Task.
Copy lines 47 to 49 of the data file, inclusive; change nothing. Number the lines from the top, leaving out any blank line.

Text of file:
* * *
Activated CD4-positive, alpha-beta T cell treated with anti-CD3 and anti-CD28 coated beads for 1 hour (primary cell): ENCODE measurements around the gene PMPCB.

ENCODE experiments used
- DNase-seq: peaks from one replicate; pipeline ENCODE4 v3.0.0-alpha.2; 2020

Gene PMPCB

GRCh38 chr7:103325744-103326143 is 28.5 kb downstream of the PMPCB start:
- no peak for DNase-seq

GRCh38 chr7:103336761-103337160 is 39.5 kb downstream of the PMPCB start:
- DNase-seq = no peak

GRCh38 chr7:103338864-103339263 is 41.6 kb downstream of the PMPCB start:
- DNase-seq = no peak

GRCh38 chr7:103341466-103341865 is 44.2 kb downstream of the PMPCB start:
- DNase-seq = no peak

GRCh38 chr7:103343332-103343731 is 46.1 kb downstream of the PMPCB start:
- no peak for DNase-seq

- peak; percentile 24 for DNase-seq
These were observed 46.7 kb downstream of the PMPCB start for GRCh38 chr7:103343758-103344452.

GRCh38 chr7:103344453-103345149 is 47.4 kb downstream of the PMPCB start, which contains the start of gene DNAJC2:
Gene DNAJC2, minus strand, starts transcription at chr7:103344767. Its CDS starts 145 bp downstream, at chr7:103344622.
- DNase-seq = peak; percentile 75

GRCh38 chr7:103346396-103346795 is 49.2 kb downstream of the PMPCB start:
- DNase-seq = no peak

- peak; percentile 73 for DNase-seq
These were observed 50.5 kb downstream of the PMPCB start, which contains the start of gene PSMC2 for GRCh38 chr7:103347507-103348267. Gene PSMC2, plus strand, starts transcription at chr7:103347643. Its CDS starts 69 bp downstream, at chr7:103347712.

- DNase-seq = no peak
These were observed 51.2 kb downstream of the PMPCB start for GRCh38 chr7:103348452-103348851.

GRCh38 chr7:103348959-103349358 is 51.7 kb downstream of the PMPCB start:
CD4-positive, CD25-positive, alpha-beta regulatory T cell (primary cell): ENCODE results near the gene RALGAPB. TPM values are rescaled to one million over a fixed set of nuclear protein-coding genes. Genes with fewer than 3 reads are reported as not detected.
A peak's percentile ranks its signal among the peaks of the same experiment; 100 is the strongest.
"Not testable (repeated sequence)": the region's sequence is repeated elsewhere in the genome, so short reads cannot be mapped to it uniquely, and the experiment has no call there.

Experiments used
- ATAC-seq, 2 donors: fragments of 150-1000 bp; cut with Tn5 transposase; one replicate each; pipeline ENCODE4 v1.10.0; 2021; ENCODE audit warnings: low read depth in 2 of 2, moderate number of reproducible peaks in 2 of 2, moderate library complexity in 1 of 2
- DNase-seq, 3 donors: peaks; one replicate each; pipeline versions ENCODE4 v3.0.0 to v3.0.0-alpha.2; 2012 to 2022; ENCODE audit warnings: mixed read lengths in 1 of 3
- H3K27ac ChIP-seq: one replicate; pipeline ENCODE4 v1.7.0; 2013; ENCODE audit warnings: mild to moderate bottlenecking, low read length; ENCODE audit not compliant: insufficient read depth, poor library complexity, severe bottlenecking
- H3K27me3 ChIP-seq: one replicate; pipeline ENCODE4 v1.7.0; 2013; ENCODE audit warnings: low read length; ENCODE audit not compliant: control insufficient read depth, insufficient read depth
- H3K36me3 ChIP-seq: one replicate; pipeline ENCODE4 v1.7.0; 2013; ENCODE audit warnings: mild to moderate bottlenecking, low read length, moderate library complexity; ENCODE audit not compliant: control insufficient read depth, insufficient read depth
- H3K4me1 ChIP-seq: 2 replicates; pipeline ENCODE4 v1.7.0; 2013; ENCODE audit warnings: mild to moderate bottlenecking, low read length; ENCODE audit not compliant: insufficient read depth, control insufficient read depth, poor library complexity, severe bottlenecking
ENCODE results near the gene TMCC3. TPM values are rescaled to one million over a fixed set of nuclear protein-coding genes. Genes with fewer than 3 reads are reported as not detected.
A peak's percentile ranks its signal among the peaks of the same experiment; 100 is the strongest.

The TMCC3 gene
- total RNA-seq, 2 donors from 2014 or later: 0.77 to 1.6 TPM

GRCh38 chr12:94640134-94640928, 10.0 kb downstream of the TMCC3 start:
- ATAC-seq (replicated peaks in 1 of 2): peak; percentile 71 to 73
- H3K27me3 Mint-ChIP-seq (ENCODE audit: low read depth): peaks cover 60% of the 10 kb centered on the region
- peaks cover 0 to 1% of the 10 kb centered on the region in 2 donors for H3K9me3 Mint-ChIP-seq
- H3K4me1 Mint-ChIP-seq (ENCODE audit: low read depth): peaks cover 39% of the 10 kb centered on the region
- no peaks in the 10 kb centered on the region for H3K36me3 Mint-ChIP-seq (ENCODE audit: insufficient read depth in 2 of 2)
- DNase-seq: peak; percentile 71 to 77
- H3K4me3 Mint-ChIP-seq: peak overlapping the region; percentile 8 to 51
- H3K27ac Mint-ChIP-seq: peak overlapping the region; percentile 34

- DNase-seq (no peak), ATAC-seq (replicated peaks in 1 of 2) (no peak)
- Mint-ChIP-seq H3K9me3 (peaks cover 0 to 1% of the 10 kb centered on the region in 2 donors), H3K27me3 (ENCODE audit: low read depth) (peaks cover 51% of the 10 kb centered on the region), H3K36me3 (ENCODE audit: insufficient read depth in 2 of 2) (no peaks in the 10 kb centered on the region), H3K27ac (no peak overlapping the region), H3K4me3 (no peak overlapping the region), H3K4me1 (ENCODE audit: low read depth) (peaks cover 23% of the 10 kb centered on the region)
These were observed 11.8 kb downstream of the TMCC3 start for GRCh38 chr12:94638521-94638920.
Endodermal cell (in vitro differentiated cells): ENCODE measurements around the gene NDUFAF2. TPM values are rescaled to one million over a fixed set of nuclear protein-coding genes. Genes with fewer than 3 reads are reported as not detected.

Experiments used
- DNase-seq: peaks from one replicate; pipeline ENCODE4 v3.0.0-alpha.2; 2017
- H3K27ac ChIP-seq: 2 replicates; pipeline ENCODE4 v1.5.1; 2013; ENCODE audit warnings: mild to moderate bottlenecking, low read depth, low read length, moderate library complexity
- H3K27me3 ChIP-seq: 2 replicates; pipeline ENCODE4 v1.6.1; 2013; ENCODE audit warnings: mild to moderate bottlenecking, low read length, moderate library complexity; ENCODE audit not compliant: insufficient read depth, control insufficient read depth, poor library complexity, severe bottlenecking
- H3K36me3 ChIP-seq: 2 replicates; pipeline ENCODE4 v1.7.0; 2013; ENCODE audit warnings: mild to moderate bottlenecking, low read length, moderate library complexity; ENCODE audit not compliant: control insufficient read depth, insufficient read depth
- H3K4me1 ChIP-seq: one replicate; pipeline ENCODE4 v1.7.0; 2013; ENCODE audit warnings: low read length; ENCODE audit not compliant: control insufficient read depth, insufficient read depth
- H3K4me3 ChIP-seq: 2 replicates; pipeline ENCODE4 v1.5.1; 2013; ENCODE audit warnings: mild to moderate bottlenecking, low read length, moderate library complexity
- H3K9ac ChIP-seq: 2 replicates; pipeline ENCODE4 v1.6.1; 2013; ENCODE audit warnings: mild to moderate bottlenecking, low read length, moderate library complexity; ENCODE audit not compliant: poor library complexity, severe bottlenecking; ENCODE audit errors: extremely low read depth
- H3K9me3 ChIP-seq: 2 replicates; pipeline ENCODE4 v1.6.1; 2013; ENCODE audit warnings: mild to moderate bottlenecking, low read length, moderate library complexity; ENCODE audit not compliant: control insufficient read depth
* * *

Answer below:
- DNase-seq: peak; percentile 71 to 77
- H3K4me3 Mint-ChIP-seq: peak overlapping the region; percentile 8 to 51
- H3K27ac Mint-ChIP-seq: peak overlapping the region; percentile 34